How Nigeria Got Its Name
A screenshot of the page 10 of Karl Maier’s ‘This House Has Fallen’ [PHOTO CREDIT: Dailytrust]

The Flora Shaw Controversy

One of the most debated aspects regarding the name “Nigeria” is its origin as it has been associated with many versions ranging from the vague to the interesting. From the article which appeared in The Times of London in 1897, it is widely accepted that she was the one who coined the phrase but different views were born by people over whether she did that.

how Nigeria got its name
A tweet showing a scanned publication published by The Times that Flora Shaw coined the name Nigeria [PHOTO CREDIT: Dailytrust[

Author William Cole wrote “Life in the Niger” in 1862 and scholar Richard Burton worked in 1863 all showing the word sustainability was used before Shaw uttered it. Nevertheless, the possibility remains that the meaning when these terms were used, may be completely different from the modern connotation and in some instances was made by present-day curators.

Though the disputed understanding of the original name of the country is being played, the majority of the story follows the suggestion of Colum Flora Shaw for these territories to be managed by the Royal Niger Company. This inspired perception had also been adopted by Lord Frederick Lugard during the British colonial rule before the amalgamation of the Northern and Southern protectorates in 1914.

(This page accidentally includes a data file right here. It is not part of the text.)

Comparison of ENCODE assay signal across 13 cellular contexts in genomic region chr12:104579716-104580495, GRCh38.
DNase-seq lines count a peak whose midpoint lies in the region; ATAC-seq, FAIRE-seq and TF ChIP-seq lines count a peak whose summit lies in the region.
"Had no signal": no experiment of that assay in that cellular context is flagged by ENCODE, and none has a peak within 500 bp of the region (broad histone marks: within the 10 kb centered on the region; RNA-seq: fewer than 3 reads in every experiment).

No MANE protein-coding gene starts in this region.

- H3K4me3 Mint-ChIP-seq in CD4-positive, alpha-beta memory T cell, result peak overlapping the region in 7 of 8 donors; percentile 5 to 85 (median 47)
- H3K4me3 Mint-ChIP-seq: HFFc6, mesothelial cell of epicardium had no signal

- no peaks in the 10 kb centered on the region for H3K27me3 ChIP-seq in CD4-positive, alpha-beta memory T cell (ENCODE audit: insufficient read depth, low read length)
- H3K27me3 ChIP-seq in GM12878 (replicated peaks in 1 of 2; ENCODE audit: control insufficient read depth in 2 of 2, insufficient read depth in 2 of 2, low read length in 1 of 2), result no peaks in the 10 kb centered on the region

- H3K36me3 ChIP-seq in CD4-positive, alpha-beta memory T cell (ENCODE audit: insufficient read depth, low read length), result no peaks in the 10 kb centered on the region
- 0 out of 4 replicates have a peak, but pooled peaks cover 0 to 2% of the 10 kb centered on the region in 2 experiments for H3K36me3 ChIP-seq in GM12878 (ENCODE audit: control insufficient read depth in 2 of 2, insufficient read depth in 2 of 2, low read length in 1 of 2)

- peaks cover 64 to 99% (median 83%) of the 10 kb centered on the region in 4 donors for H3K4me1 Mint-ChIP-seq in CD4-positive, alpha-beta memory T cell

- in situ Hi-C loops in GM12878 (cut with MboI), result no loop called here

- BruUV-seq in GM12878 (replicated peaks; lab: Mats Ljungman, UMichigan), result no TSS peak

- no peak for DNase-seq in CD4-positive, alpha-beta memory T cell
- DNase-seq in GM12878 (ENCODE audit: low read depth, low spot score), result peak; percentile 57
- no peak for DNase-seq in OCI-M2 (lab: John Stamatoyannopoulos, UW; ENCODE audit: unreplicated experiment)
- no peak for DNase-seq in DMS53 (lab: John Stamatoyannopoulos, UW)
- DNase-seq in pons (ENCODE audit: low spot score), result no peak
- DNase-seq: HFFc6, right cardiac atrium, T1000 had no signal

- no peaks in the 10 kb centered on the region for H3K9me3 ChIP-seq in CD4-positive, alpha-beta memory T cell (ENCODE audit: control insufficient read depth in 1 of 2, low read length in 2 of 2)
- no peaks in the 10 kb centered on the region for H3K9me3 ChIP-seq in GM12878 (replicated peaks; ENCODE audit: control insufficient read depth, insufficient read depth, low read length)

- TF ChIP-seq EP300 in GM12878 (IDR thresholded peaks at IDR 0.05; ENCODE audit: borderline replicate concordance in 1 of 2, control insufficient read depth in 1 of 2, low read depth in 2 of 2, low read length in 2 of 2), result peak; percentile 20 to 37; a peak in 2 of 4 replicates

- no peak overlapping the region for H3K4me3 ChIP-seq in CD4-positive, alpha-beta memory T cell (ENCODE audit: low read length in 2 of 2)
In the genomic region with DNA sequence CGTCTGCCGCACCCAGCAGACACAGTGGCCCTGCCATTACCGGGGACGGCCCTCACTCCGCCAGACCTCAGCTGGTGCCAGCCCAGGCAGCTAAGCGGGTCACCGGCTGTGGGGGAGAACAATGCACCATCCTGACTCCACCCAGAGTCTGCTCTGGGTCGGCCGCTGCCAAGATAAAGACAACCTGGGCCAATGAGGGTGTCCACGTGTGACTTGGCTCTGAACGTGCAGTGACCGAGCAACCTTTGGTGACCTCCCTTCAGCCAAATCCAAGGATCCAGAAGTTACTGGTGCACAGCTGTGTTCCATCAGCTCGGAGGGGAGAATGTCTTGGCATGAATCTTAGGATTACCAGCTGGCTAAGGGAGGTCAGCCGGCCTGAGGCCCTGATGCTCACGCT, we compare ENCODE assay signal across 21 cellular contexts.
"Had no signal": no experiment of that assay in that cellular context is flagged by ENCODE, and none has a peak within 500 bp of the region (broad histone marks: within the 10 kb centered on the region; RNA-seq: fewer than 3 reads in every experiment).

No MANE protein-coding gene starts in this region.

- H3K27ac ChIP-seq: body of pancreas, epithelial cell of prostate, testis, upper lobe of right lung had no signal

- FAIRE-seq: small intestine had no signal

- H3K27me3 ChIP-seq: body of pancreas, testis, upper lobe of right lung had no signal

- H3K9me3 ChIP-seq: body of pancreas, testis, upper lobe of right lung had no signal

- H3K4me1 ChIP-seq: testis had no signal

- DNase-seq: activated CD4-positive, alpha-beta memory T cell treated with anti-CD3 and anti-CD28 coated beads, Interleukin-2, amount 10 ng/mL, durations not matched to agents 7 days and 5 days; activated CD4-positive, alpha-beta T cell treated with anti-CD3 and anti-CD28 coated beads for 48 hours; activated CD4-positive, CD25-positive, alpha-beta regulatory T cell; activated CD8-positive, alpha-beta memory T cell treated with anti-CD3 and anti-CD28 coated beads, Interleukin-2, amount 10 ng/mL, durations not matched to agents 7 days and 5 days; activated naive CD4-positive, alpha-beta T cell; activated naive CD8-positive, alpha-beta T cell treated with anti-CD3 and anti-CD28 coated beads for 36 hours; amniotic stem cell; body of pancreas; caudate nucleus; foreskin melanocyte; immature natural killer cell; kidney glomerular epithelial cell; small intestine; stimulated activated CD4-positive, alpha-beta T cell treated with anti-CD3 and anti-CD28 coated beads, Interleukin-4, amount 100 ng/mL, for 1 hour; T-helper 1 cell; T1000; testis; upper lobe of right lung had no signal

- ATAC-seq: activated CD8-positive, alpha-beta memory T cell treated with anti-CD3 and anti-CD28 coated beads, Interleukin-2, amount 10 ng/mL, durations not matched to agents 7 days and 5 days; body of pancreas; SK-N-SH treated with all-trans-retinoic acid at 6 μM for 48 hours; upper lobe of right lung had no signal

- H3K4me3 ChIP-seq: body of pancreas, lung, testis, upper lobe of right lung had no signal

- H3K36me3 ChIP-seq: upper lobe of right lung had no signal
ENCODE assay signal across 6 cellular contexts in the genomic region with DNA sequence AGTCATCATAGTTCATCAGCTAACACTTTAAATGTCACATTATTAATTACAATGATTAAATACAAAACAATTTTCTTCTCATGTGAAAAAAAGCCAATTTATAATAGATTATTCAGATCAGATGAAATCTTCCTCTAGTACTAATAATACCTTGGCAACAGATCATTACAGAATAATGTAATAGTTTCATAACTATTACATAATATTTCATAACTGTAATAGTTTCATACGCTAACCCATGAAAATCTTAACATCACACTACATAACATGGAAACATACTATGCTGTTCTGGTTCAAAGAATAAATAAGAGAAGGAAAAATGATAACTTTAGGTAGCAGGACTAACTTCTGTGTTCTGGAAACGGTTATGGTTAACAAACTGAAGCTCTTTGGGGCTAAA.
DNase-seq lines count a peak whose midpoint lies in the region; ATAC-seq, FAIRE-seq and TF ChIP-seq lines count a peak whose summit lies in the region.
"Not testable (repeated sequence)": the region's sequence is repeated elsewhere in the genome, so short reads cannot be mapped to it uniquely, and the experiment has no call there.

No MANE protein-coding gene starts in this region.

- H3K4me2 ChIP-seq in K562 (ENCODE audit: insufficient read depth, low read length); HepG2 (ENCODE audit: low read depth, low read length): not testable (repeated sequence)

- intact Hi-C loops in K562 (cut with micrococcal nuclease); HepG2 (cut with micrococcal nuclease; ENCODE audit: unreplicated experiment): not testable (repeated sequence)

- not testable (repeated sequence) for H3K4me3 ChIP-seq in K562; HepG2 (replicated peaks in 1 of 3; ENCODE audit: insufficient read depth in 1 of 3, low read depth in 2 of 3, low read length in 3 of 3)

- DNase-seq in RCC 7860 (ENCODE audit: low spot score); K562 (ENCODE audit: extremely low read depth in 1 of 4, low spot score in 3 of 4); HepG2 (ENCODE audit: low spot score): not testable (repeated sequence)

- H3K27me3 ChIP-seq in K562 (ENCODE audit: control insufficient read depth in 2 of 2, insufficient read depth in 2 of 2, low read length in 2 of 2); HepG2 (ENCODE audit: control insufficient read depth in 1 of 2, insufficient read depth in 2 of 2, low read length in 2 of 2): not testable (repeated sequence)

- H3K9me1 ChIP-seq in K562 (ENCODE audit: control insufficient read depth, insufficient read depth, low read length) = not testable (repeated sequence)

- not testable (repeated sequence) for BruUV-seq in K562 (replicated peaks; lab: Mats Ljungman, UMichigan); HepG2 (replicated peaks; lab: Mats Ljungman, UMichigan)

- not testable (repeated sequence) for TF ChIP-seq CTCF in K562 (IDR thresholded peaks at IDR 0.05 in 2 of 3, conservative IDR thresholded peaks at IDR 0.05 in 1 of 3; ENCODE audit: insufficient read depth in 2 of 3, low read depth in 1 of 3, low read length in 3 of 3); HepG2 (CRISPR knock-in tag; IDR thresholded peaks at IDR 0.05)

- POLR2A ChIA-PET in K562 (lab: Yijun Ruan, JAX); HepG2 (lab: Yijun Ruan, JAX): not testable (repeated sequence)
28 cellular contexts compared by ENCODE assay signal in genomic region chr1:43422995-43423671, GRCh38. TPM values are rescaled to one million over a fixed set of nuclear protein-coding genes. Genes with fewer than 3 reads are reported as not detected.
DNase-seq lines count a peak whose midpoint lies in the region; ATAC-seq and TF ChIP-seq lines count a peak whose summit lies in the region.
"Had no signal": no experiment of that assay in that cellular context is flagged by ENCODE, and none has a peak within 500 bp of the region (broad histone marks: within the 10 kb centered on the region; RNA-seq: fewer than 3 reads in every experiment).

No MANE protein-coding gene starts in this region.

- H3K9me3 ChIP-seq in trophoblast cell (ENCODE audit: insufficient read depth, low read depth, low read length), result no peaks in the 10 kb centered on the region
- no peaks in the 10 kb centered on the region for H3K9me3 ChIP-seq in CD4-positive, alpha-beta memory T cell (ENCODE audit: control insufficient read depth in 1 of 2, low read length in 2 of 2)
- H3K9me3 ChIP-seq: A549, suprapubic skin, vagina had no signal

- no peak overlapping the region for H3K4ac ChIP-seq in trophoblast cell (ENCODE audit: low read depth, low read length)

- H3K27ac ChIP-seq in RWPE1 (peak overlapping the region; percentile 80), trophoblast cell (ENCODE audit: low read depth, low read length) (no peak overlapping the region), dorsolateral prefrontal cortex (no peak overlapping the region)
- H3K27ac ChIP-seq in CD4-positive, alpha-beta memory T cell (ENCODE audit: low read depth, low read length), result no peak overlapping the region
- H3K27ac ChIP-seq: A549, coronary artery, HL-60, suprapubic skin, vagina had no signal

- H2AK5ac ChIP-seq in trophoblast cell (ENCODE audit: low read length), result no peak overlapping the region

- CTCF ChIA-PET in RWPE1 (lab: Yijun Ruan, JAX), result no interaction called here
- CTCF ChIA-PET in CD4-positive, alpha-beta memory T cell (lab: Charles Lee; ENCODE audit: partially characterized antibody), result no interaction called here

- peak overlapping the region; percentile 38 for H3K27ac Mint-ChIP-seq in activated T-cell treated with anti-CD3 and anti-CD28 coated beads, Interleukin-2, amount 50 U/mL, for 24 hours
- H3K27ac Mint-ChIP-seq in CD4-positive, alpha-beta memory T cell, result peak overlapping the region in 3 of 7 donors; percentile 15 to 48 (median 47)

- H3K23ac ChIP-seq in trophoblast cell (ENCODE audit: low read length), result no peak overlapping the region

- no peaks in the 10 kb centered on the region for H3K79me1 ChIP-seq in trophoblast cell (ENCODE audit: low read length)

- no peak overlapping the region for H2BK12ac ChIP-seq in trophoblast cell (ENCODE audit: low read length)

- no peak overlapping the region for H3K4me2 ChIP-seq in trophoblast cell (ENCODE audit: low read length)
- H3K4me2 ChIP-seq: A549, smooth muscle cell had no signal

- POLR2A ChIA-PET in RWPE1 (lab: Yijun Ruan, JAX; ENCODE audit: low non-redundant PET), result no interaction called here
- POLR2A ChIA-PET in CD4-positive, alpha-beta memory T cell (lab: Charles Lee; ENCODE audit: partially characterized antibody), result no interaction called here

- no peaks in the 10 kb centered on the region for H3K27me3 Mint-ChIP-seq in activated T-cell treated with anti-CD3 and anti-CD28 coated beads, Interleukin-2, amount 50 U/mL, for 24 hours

On the front of the UK’s National Portrait Gallery and through various historical records, Shaw’s naming of Nigeria attributed to her is pointed out, as she was the one who coined the name. Besides online platforms such as Karl Maier’s “This House Has Fallen” and the Nigeria Centenary Project, which endorses Shaw as the one who named the country, Shaw’s contribution remains undeterminable.

The influence and imposition of colonialists can not be understated about historical evidence that recommends the name “Nigeria”. However, a larger picture should be deepened to understand how colonialists shape the identity of African nations. The creation of the border of Nigeria between different ethnolinguistic groups showcases the complex issues engendered by the colonial enterprise and the making of new nations.

Nigeria’s Diversity

Diversity is my favourite word to describe Nigeria – a nation that can boast of a rainbow colour of cultures, languages and traditions all living harmoniously in one place. Nigeria is surprised with its rich history as it has 36 states, as well as the Federal Capital Territory of Abuja which –becoming a collage of many different ethnic groups with no one race dominating the whole nation, adds to the complex and colourful image of this country. It is through the exchange booths of Lagos exchange markets that slow towards the horizons of greenery that suggest the tranquillity of the Niger Delta.